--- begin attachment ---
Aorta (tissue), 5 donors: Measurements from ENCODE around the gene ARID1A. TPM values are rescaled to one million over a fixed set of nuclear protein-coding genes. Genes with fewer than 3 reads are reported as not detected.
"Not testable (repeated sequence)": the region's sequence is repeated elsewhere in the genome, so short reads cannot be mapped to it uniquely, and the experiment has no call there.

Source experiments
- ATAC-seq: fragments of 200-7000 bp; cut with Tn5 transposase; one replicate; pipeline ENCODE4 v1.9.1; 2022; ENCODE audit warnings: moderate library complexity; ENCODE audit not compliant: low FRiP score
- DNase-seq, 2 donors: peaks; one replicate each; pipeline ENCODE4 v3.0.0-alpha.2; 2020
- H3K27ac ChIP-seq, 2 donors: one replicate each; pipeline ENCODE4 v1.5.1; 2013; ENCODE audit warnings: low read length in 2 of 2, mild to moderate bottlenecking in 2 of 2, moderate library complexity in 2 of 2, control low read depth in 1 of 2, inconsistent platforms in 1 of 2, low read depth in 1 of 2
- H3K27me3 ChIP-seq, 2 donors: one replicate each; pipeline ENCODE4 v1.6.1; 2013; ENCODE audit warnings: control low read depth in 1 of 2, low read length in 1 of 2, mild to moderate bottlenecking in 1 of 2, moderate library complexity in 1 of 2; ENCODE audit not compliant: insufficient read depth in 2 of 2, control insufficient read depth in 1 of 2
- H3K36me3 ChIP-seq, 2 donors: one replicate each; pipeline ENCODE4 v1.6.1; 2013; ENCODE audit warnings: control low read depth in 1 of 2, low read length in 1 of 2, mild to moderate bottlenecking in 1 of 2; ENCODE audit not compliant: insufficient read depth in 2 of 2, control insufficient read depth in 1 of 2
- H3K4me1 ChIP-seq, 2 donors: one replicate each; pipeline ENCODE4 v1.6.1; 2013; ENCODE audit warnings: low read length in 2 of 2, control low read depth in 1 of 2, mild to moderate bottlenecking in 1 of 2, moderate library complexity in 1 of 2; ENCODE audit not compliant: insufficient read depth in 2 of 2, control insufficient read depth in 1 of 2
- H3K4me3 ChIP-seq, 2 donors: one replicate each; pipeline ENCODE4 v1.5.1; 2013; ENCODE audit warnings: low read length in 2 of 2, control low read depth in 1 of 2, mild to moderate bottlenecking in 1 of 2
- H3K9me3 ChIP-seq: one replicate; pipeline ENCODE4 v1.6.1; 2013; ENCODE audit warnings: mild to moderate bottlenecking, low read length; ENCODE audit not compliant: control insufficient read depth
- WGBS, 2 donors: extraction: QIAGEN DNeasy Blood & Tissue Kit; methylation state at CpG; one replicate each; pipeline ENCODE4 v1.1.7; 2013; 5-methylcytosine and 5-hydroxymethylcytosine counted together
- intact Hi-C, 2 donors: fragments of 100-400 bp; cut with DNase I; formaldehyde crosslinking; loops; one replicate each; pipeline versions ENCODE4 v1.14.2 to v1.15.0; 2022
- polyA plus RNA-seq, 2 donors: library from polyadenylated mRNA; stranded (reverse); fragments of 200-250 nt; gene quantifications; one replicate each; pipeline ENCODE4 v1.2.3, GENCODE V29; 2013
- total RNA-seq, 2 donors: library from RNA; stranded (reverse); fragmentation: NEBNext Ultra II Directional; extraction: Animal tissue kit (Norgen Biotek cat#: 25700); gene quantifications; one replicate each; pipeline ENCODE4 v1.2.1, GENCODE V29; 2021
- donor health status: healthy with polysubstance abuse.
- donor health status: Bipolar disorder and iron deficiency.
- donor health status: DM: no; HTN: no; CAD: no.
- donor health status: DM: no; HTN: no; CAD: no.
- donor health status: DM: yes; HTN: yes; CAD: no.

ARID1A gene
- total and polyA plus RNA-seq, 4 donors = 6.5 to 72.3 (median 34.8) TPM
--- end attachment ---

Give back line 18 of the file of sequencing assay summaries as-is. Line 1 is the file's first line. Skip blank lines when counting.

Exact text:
- donor health status: DM: no; HTN: no; CAD: no.